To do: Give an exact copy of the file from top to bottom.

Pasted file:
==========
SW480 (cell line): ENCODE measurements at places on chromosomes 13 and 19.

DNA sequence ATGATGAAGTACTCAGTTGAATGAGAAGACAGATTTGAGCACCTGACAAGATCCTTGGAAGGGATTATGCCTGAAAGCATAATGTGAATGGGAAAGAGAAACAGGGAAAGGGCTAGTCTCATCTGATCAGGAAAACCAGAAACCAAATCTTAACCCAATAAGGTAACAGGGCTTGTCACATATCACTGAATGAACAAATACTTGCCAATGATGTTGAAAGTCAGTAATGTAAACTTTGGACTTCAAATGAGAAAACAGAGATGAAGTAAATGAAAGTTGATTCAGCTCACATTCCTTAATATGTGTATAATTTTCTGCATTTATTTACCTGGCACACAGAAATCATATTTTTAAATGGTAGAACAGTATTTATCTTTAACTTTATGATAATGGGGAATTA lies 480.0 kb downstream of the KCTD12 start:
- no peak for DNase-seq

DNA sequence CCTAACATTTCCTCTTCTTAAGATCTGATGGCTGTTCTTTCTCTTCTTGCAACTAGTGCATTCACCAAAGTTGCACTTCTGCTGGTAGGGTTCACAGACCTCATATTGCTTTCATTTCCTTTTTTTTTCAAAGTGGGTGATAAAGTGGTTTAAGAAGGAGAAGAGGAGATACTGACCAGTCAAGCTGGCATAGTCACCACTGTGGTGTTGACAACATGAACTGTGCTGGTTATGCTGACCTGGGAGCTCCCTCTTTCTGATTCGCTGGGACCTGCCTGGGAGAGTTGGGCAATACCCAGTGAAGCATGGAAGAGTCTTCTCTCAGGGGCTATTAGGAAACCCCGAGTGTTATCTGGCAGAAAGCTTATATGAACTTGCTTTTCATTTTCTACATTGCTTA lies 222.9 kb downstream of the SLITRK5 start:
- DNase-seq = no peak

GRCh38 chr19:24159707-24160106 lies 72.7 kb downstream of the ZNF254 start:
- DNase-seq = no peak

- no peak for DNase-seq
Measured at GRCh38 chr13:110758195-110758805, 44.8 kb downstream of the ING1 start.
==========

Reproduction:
SW480 (cell line): ENCODE measurements at places on chromosomes 13 and 19.

DNA sequence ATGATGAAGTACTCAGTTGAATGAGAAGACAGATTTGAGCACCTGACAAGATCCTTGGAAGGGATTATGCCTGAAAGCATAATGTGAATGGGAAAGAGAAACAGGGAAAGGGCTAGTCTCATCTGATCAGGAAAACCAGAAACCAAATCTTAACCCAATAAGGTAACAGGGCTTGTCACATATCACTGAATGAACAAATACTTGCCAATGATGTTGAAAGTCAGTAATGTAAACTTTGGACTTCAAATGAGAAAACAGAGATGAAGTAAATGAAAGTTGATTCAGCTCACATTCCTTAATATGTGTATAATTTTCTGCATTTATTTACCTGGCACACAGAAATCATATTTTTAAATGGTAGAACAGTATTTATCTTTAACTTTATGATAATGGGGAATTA lies 480.0 kb downstream of the KCTD12 start:
- no peak for DNase-seq

DNA sequence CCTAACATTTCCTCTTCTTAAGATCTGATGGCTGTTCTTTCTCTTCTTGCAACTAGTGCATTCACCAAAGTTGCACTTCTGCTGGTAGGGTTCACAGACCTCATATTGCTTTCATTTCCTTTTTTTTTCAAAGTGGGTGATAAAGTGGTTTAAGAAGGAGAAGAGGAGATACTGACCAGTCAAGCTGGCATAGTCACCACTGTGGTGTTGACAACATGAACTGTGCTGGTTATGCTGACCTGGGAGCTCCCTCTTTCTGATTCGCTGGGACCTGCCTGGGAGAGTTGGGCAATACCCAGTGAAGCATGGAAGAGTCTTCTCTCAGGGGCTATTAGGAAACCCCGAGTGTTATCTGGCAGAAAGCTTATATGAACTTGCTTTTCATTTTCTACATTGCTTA lies 222.9 kb downstream of the SLITRK5 start:
- DNase-seq = no peak

GRCh38 chr19:24159707-24160106 lies 72.7 kb downstream of the ZNF254 start:
- DNase-seq = no peak

- no peak for DNase-seq
Measured at GRCh38 chr13:110758195-110758805, 44.8 kb downstream of the ING1 start.